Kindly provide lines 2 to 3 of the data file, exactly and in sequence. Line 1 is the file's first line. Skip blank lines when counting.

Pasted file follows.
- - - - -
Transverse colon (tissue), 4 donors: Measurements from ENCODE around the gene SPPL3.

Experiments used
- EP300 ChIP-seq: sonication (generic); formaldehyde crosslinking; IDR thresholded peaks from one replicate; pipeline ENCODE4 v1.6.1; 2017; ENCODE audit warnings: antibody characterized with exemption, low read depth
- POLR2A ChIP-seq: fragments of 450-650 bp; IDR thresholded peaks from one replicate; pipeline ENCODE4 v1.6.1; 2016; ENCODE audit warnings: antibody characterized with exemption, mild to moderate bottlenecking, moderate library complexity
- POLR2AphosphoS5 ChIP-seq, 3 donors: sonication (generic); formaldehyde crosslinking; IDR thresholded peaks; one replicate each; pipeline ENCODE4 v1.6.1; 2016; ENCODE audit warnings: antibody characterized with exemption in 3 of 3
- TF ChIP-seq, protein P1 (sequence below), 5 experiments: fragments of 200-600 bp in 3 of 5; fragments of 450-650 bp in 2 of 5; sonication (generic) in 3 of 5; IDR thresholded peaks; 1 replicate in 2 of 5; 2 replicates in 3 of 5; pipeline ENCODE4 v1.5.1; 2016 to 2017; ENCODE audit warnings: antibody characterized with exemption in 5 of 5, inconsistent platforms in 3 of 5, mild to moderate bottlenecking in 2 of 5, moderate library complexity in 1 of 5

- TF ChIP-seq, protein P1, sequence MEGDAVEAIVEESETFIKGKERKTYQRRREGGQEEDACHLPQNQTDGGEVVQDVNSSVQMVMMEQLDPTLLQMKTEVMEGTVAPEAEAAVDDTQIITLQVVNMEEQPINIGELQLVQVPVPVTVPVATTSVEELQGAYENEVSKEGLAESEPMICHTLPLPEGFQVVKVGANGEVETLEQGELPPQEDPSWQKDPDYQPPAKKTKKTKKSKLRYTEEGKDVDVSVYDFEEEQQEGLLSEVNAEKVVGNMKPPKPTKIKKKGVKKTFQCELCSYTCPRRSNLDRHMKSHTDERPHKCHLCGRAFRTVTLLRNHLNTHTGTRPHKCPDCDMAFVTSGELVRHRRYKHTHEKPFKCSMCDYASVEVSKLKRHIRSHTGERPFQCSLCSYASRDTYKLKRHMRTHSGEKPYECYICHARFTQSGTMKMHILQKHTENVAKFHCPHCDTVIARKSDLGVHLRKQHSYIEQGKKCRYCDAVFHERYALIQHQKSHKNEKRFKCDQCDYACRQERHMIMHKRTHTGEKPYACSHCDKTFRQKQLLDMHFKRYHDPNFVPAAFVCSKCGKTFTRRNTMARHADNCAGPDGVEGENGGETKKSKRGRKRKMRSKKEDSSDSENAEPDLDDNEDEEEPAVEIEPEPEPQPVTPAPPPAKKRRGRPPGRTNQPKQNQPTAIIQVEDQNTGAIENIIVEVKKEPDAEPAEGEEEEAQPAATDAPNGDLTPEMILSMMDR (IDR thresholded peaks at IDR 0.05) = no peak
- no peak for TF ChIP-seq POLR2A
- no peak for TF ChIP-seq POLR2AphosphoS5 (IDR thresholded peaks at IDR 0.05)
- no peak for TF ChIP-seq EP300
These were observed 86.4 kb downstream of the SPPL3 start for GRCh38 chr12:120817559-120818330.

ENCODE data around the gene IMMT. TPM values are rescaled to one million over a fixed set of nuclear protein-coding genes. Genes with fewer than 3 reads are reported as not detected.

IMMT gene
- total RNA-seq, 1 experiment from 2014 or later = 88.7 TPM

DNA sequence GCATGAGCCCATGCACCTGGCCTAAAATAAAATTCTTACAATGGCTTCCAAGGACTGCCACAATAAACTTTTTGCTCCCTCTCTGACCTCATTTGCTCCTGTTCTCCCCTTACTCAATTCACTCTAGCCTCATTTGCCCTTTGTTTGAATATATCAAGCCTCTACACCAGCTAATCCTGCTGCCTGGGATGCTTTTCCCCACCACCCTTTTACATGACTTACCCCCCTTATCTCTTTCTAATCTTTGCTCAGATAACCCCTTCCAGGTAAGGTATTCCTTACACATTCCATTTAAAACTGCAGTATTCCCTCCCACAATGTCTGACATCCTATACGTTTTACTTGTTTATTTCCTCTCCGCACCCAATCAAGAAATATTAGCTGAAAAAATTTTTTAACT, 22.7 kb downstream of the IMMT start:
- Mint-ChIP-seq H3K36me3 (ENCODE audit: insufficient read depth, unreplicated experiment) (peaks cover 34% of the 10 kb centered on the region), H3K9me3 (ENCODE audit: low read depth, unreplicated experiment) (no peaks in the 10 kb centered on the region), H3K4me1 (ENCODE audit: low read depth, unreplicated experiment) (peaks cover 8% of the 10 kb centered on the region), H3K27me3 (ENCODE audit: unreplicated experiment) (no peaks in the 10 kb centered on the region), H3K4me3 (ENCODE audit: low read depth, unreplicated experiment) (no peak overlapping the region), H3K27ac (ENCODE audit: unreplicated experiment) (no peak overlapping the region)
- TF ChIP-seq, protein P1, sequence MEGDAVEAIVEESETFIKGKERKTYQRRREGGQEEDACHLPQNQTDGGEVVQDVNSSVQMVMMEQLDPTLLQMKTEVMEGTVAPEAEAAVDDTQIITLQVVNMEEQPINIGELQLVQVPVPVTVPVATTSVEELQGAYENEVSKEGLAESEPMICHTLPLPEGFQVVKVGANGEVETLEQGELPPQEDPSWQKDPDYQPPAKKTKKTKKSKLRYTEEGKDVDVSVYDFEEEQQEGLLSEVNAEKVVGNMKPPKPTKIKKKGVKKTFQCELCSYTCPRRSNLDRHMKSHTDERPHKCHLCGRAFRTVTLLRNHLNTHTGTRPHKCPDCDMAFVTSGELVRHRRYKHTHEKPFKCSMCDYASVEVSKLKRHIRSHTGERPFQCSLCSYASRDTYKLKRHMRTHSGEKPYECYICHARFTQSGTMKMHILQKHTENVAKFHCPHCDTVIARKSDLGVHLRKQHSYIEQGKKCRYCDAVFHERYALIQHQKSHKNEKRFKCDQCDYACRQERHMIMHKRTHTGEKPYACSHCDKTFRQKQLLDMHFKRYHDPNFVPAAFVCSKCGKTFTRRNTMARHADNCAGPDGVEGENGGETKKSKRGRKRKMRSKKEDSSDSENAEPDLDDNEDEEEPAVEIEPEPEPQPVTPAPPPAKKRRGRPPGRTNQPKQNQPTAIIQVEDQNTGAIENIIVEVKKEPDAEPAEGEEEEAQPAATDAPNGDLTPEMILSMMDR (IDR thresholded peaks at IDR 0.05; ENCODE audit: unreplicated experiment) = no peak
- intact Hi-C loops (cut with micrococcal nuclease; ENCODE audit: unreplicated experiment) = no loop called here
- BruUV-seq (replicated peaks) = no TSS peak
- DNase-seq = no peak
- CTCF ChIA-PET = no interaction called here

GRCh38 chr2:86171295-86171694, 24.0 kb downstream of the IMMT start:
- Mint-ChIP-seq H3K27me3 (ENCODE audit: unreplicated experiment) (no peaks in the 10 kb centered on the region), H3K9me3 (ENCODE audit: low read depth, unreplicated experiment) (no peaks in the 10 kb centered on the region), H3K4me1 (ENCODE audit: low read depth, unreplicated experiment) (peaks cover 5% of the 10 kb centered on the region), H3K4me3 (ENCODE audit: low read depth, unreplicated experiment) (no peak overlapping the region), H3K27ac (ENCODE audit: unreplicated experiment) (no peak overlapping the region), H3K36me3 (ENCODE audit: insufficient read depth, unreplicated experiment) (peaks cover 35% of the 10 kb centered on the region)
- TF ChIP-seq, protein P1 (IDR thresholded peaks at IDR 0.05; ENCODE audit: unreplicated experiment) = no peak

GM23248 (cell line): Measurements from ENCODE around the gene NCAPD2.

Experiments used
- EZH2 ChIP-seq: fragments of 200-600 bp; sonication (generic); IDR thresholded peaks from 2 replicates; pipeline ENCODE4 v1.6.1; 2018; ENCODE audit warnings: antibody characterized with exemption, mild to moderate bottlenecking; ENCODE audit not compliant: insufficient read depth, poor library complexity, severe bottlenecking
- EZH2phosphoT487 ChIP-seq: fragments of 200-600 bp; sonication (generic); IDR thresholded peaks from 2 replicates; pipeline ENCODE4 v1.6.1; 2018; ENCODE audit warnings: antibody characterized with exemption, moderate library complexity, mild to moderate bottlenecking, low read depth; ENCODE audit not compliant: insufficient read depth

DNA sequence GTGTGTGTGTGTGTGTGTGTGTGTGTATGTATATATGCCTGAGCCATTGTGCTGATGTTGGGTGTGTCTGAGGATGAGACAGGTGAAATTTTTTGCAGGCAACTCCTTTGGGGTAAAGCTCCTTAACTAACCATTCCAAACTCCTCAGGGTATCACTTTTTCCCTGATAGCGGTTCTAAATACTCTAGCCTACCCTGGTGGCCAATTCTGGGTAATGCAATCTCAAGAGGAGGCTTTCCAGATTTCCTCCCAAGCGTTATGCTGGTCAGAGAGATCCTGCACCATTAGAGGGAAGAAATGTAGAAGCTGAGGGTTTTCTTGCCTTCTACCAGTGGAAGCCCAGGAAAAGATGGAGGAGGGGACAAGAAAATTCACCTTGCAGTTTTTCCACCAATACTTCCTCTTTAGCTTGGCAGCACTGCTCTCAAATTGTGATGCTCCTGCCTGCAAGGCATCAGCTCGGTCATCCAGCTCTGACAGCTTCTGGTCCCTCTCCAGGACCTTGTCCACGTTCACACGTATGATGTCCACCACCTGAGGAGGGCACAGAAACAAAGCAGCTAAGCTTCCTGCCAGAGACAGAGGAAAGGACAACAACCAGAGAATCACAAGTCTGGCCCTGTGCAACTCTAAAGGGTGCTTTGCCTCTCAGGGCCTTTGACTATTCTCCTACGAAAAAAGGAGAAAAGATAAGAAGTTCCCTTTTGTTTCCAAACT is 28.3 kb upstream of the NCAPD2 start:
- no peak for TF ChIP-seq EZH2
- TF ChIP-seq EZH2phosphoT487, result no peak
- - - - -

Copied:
Experiments used
- EP300 ChIP-seq: sonication (generic); formaldehyde crosslinking; IDR thresholded peaks from one replicate; pipeline ENCODE4 v1.6.1; 2017; ENCODE audit warnings: antibody characterized with exemption, low read depth